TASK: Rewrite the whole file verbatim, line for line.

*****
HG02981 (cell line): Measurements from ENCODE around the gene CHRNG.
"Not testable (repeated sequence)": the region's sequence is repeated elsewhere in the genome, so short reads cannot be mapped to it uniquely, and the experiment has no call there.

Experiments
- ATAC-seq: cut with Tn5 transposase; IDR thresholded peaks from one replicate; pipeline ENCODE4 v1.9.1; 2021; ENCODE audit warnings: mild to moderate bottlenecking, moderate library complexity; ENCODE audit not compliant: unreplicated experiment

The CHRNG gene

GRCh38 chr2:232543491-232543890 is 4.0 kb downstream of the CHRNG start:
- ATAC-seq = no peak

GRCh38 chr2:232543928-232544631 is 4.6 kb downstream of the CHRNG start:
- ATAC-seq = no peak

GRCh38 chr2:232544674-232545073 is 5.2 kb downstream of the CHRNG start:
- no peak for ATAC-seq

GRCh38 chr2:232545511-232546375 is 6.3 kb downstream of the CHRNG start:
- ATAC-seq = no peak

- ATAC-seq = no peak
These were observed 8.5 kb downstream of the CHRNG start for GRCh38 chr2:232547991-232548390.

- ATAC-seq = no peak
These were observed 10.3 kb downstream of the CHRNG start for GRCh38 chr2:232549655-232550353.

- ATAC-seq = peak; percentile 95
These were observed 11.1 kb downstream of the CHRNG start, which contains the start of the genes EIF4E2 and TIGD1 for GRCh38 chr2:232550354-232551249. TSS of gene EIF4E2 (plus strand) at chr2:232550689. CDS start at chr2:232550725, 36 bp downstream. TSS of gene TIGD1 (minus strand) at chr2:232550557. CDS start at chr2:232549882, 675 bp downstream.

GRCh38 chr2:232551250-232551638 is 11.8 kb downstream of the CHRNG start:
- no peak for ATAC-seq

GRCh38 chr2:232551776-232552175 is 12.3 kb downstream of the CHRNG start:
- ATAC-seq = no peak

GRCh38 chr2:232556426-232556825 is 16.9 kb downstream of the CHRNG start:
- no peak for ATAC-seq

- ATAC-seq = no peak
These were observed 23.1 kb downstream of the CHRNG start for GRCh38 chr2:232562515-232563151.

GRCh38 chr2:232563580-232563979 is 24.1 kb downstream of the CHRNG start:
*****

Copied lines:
HG02981 (cell line): Measurements from ENCODE around the gene CHRNG.
"Not testable (repeated sequence)": the region's sequence is repeated elsewhere in the genome, so short reads cannot be mapped to it uniquely, and the experiment has no call there.

Experiments
- ATAC-seq: cut with Tn5 transposase; IDR thresholded peaks from one replicate; pipeline ENCODE4 v1.9.1; 2021; ENCODE audit warnings: mild to moderate bottlenecking, moderate library complexity; ENCODE audit not compliant: unreplicated experiment

The CHRNG gene

GRCh38 chr2:232543491-232543890 is 4.0 kb downstream of the CHRNG start:
- ATAC-seq = no peak

GRCh38 chr2:232543928-232544631 is 4.6 kb downstream of the CHRNG start:
- ATAC-seq = no peak

GRCh38 chr2:232544674-232545073 is 5.2 kb downstream of the CHRNG start:
- no peak for ATAC-seq

GRCh38 chr2:232545511-232546375 is 6.3 kb downstream of the CHRNG start:
- ATAC-seq = no peak

- ATAC-seq = no peak
These were observed 8.5 kb downstream of the CHRNG start for GRCh38 chr2:232547991-232548390.

- ATAC-seq = no peak
These were observed 10.3 kb downstream of the CHRNG start for GRCh38 chr2:232549655-232550353.

- ATAC-seq = peak; percentile 95
These were observed 11.1 kb downstream of the CHRNG start, which contains the start of the genes EIF4E2 and TIGD1 for GRCh38 chr2:232550354-232551249. TSS of gene EIF4E2 (plus strand) at chr2:232550689. CDS start at chr2:232550725, 36 bp downstream. TSS of gene TIGD1 (minus strand) at chr2:232550557. CDS start at chr2:232549882, 675 bp downstream.

GRCh38 chr2:232551250-232551638 is 11.8 kb downstream of the CHRNG start:
- no peak for ATAC-seq

GRCh38 chr2:232551776-232552175 is 12.3 kb downstream of the CHRNG start:
- ATAC-seq = no peak

GRCh38 chr2:232556426-232556825 is 16.9 kb downstream of the CHRNG start:
- no peak for ATAC-seq

- ATAC-seq = no peak
These were observed 23.1 kb downstream of the CHRNG start for GRCh38 chr2:232562515-232563151.

GRCh38 chr2:232563580-232563979 is 24.1 kb downstream of the CHRNG start: